On Saturday night last week, Jamestown’s Reg Lenna Center for the Arts hosted “Carson Tonight: Johnny’s Comedy and Variety Acts Live!” a live event staged before a full house. The show was also timed to coincide with the opening of the National Comedy Center’s newest attraction, “Johnny Carson: The Immersive Experience.”
While “Carson Tonight” presented a raft of great comics and performers who had made their marks live on Johnny’s stage, the Comedy Center’s “Immersive Experience” owed its opening to Johnny Carson’s own family, in particular to his nephew, Jeff Sotzing.
Home and Family First
Jeff Sotzing, Johnny Carson’s nephew, is now president of Carson Entertainment Group which controls the rights to the entire contents of the Johnny Carson Library.
“Thank you for preserving this material,” Sotzing told the Gazette in a message to the people of Jamestown last week while preparing for the Comedy Center opening. “And thank you for being so protective of all comedy.” The nation’s home of comedy deserves the thanks of every comic.
“We are providing the National Comedy Center with elements for their video presentations to preserve Johnny Carson’s legacy,” he added. “The people at the National Comedy Center are very passionate about what they are doing and they have a very good feel for what Johnny did.”
“Jenny would’ve been delighted to perform here in Jamestown,” Jeff said, “especially in a place like the Reg Lenna Theater.” It might even have felt just like home.
Another Comedy Center First
The new exhibit features a unique, state-of-the-art, multi-screen theater experience. The timing is also important as it marks both Johnny Carson’s 60th anniversary hosting NBC’s The Tonight Show and the 30th anniversary year of the show’s final broadcast.
“What Johnny did,” Jeff Sotzing explained, “is that he made it all look very, very easy! But in reality, it was very, very hard. Johnny was doing live television. At that time performers considered that very scary stuff.” The technology was still developing 60 years ago and editing bloopers, for example, wasn’t that easy. “But” Jeff added, “Johnny was always in control and he always knew where to go and what to do on camera, no matter what.”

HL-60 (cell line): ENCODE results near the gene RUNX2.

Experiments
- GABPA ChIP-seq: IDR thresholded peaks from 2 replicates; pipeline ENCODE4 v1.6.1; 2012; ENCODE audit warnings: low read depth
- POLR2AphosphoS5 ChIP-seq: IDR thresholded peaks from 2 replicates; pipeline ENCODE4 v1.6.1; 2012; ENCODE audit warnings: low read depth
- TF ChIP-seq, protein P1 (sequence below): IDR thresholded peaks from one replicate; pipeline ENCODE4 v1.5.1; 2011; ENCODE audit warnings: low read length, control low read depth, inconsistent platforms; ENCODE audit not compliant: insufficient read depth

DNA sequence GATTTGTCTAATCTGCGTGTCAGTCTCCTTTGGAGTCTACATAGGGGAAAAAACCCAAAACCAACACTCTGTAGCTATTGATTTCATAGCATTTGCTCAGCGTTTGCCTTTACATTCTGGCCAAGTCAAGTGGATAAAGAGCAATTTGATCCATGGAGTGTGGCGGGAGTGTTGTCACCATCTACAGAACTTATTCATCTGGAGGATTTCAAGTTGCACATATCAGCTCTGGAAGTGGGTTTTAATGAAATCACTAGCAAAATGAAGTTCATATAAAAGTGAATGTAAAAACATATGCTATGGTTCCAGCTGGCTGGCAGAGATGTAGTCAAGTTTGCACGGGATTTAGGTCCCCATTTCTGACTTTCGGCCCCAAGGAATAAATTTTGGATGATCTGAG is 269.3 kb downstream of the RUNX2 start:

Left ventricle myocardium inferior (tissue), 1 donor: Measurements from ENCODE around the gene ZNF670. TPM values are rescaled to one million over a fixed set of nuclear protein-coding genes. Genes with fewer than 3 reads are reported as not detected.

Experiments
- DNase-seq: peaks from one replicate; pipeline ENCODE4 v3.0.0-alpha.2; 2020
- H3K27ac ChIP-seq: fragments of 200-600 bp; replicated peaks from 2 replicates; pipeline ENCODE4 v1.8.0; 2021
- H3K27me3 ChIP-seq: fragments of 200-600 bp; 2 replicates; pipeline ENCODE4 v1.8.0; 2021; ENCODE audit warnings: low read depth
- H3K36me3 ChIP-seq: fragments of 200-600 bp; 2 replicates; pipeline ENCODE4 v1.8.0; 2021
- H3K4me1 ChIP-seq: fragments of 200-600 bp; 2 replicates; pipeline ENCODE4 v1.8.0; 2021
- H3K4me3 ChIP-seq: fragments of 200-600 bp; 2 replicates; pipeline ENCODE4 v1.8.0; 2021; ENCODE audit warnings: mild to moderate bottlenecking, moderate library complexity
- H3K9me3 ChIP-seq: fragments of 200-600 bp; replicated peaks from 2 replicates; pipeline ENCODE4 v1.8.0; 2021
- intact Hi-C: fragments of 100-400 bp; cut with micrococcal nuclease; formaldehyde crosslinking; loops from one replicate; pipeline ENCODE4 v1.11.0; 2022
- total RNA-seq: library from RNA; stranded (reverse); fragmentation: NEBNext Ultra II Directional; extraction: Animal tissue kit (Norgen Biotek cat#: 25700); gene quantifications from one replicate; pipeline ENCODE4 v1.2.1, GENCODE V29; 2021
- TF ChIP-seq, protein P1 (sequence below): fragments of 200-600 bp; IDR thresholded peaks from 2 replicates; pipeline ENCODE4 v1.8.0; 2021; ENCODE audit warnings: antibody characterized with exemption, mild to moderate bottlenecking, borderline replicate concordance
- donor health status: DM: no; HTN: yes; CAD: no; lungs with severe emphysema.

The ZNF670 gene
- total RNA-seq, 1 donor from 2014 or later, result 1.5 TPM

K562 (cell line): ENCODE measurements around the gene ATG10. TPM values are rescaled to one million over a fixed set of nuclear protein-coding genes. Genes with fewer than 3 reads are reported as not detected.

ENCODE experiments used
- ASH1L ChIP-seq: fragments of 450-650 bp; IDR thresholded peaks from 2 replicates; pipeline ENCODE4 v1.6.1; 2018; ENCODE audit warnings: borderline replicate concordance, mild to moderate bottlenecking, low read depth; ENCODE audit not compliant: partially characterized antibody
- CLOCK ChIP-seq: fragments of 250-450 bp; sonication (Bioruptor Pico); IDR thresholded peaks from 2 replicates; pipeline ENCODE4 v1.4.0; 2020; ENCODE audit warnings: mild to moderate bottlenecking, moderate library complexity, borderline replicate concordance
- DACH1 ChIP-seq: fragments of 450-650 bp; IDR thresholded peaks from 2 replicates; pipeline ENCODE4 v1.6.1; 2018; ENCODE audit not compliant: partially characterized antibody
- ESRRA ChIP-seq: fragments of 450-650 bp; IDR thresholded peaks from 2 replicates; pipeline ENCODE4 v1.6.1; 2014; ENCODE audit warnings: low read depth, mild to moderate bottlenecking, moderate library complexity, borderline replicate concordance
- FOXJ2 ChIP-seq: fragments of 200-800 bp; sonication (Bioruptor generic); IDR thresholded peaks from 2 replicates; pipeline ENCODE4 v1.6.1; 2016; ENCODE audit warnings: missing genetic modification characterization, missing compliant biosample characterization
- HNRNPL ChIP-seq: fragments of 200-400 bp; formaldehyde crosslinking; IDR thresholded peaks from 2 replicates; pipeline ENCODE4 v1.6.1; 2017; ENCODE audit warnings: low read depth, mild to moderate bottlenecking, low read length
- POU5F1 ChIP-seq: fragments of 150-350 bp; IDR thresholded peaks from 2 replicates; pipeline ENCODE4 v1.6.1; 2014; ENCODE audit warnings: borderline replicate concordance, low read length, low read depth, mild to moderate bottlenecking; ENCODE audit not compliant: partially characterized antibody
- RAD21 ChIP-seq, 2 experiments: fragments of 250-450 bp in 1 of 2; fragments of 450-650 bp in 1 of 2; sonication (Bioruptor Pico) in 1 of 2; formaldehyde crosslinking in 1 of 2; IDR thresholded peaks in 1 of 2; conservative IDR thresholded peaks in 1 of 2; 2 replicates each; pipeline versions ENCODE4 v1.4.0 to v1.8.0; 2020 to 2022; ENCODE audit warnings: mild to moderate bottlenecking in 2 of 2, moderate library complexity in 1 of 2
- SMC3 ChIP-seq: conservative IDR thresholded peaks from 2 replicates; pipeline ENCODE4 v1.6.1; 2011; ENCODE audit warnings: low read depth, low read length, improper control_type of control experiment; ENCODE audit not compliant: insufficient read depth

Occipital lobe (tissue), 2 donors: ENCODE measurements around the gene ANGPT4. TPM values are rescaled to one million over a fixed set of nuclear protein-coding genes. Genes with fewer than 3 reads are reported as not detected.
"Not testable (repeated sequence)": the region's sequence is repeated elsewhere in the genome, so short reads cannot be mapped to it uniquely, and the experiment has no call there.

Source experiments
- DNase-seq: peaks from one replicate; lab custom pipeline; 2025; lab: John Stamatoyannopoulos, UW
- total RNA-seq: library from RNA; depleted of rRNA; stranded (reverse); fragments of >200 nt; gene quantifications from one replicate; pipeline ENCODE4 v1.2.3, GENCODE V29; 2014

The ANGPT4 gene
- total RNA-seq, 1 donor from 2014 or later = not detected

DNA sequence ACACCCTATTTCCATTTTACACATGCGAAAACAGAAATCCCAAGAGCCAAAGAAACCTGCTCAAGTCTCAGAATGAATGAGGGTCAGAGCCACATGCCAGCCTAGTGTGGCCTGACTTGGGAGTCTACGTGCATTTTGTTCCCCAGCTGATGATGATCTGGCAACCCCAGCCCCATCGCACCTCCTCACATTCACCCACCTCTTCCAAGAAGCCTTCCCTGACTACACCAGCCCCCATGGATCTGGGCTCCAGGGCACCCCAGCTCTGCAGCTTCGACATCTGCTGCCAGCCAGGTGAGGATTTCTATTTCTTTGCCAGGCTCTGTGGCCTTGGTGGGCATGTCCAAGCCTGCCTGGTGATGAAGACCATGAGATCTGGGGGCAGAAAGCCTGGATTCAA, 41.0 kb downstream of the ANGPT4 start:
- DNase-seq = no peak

In the world of “It’s who you know that matters,” according to Sotzing, Johnny didn’t play favorites with him. He started his nephew at the bottom after a casual family Christmas get-together—an offer of a college summer job answering phones and sorting mail.
But Jeff made his place in Carson’s world the old-fashioned way—he stayed on and worked hard. While studying video in college, his summer job eventually grew into a position of commercial production assistant, then to working with the writers, later to a stage manager, and then producer. “I was even in a couple of on-stage sketches,” Jeff recalled with a laugh. “It was very minor stuff, but it was fun!”
Concerning the values that mattered to Johnny Carson, Jeff said, “the values in small towns were very important to Johnny. He was always beholding to them and he felt that he needed to give back. He liked to go back home [to the rural community of Norfolk, Nebraska] and listen.” A community like Jamestown, it seems, is a good match for Carson’s values.
Johnny once told Jeff, “If you make more money than you think you deserve to be paid, you should give it back.”
“The Johnny Carson Foundation—a nonprofit foundation that he started—gives away lots of money… Especially in small towns,” Jeff explained. “And he left almost all of his wealth to that Foundation.”
Jamestown Gazette readers are invited to see this newest National Comedy Center attraction—“Johnny Carson: The Immersive Experience.” Special thanks and appreciation for it all go to Jeff Sotzing, the Carson Entertainment Group, and The National Comedy Center for bringing Johnny Carson home to Jamestown, New York.